In real life, they could not have been childhood friends, but when they meet again, they come together in this nostalgia that two women can have from a parallel childhood. The Great Actress, one day, takes the Girlfriend Photographer in the house that was the one of her childhood. This is an exception, because it carefully ensures that the private woman and the public woman are separated in a tight manner. Does she know at that time that Carole C. was a 14 year old photographer? Not a teenager who makes photos but a real photographer, with a specific project, rigorous, where her photographic relationship to others and the world were already established. She started as a teenager to photograph her high school friends – the most beautiful she says – in corners of the big family home. Not in the common space of the family but in hiding places, imaginary huts, spaces stolen from the collective family life.
There remains something of this game of teenagers in their pleasure to find, wherever they are, small spaces stolen from the large communal spaces of workplaces: lodges, hotel rooms, corridors. They also share the nostalgia for the lost homes of childhood, which the photographer has made one of her obsessing subjects.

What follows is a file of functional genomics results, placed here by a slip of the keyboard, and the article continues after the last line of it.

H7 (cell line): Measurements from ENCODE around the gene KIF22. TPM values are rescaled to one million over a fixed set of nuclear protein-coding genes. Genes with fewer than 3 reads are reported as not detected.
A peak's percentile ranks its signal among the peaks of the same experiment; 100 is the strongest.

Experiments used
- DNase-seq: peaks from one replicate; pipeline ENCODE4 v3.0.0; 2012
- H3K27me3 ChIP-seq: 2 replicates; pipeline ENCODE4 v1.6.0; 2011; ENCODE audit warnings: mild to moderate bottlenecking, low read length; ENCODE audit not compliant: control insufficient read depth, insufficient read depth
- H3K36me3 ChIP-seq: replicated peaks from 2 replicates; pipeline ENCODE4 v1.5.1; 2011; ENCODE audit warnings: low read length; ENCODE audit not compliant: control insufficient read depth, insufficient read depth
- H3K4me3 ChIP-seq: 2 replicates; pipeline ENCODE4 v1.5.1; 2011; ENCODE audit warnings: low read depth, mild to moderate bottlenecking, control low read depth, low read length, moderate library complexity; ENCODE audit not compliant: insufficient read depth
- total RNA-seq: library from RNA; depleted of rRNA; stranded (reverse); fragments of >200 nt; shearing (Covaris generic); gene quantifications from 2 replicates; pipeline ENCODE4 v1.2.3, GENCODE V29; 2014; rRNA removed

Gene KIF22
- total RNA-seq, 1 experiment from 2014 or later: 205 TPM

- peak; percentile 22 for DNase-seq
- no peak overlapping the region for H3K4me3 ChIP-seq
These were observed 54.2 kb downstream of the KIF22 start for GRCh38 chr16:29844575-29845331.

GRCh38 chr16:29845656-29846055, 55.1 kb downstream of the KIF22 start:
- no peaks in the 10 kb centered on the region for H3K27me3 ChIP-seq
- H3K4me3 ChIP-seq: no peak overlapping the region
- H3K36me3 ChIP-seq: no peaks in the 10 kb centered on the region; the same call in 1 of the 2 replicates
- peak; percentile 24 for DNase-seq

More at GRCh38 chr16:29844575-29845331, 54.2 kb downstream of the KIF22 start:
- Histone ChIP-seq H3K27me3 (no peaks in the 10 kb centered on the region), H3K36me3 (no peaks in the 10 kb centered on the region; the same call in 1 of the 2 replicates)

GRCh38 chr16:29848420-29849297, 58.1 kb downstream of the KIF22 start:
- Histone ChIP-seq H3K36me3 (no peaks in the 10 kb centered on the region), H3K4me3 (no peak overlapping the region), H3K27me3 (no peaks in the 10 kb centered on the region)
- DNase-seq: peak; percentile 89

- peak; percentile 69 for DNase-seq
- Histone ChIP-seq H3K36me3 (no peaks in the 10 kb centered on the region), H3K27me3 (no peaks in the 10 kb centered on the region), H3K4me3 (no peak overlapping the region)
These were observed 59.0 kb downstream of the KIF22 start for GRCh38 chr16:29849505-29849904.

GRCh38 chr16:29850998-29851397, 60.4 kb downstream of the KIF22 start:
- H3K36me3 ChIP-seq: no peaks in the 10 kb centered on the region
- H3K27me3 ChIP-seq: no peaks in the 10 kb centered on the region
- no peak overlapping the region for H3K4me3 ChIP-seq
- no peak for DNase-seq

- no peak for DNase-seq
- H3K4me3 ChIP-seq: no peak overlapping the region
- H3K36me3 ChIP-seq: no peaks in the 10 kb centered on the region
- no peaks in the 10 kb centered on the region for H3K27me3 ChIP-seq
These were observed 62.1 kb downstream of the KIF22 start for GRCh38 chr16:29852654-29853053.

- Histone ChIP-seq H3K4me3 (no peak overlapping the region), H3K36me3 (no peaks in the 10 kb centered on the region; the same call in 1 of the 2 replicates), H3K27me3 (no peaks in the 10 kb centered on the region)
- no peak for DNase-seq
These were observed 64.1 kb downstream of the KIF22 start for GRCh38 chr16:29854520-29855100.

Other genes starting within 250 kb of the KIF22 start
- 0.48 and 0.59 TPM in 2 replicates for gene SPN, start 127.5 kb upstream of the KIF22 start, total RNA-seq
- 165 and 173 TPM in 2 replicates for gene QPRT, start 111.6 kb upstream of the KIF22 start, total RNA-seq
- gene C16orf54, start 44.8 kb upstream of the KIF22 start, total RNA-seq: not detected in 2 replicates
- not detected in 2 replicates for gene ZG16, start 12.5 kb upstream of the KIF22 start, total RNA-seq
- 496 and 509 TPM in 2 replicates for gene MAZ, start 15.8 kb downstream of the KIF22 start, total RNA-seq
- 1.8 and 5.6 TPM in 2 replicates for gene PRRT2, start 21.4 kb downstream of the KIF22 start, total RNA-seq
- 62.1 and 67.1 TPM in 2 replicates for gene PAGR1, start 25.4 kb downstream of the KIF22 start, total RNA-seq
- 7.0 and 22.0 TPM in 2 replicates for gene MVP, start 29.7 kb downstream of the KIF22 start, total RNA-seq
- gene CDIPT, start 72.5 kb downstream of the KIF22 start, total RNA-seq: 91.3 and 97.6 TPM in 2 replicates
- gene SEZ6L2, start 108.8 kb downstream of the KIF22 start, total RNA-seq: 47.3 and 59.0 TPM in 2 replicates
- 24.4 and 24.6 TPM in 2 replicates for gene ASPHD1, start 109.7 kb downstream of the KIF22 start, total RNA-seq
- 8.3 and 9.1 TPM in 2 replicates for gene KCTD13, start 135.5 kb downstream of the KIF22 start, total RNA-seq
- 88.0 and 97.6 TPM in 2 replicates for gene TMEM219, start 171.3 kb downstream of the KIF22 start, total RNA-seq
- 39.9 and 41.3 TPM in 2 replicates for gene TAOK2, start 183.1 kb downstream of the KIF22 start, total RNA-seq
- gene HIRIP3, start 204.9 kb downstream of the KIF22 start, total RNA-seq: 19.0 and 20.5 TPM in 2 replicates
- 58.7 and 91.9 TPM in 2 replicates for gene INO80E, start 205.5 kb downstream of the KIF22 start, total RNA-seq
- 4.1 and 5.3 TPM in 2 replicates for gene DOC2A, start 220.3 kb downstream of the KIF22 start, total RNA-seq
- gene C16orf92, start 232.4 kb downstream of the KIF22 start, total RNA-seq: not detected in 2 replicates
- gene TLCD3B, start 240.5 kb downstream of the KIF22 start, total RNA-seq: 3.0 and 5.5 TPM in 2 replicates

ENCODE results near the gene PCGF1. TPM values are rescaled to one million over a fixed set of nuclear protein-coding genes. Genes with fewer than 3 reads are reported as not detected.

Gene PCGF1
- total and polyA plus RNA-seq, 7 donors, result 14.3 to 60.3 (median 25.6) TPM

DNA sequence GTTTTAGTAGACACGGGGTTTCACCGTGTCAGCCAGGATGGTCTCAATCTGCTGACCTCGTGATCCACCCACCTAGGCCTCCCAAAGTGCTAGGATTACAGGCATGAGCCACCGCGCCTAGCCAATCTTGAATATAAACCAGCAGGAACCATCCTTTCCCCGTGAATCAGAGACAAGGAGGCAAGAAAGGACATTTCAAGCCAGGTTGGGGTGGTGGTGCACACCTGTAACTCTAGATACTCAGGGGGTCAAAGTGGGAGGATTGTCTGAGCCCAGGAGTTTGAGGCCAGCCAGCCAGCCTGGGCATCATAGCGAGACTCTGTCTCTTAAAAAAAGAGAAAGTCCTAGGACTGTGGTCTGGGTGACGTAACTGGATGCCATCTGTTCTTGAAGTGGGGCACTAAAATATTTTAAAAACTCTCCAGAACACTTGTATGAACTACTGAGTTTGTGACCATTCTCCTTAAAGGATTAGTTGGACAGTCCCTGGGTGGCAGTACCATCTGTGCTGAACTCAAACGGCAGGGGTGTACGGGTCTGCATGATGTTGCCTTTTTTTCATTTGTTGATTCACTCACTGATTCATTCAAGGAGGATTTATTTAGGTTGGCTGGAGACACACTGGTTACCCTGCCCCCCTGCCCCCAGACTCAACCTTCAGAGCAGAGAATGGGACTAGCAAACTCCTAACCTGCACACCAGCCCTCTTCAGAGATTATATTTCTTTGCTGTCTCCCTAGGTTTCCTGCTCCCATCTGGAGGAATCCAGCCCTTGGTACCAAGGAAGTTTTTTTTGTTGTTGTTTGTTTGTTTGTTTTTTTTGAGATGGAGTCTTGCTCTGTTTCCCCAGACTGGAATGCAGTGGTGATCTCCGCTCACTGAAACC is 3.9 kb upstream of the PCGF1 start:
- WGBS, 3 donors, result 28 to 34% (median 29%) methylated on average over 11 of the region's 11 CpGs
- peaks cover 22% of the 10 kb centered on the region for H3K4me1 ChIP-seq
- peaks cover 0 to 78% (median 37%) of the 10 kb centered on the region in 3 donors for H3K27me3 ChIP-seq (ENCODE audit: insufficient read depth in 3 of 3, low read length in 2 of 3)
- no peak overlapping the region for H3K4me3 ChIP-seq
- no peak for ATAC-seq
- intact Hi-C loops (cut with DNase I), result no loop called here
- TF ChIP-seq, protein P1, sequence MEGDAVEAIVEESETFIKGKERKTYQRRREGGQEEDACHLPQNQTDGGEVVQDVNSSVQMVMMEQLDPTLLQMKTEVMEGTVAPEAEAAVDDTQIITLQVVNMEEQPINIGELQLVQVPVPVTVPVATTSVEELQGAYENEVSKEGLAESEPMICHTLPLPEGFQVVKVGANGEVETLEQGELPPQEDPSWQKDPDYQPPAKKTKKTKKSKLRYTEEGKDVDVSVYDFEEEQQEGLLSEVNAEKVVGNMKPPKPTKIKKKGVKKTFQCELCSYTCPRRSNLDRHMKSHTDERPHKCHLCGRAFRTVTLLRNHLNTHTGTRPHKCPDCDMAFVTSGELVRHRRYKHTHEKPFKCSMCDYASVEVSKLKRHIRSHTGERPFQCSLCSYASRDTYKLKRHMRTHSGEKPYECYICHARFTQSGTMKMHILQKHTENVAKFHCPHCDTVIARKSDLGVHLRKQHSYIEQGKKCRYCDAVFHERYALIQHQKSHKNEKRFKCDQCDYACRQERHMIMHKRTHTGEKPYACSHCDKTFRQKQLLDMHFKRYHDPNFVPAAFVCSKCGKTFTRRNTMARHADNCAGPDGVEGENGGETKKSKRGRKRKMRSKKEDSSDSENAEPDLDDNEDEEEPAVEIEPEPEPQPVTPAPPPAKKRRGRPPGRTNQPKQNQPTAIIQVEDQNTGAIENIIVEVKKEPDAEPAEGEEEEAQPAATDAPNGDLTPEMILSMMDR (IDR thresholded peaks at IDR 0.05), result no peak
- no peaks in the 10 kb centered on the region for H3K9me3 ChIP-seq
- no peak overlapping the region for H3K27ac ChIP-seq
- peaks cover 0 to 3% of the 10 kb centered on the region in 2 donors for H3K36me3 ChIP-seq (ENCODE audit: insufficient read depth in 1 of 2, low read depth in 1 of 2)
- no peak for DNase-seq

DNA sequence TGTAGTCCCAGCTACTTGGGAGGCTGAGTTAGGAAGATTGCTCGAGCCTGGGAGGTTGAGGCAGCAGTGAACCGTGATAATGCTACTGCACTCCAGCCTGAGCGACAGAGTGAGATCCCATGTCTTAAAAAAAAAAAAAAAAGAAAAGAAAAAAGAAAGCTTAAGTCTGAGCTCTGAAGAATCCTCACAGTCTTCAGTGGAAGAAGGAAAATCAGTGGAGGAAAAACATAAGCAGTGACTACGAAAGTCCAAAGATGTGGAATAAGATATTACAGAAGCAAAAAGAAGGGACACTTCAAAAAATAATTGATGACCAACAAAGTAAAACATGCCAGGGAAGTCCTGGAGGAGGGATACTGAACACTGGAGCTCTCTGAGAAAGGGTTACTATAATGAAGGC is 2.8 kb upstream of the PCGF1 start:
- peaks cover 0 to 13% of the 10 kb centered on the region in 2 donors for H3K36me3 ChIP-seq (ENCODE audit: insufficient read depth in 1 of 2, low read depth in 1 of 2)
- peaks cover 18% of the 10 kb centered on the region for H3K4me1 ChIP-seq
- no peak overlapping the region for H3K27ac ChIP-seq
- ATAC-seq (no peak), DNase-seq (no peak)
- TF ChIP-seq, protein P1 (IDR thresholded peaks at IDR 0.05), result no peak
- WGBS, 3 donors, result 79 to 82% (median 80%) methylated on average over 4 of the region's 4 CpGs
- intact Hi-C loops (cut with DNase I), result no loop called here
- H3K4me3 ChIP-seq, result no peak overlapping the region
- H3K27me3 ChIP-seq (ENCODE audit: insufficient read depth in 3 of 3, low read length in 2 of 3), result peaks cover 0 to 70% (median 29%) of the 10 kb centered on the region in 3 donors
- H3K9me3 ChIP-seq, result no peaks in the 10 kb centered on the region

The Photographer sometimes accompanies the Great Actress on a trip. Photographing someone on a trip is often exotic , as if something of the identity of the person had necessarily changed in this other country, in this new setting. The Photographer continues to look at her as she has always done, as if nothing of their relationship was different in this new context. On the contrary, everything happens as if being out of their usual territories makes them closer. In these photos by the way, nothing picturesque: ordinary sites where the atmosphere of a country is more palpable than in the tourist or symbolic points. They prefer places with common names: the rice field, the street, etc.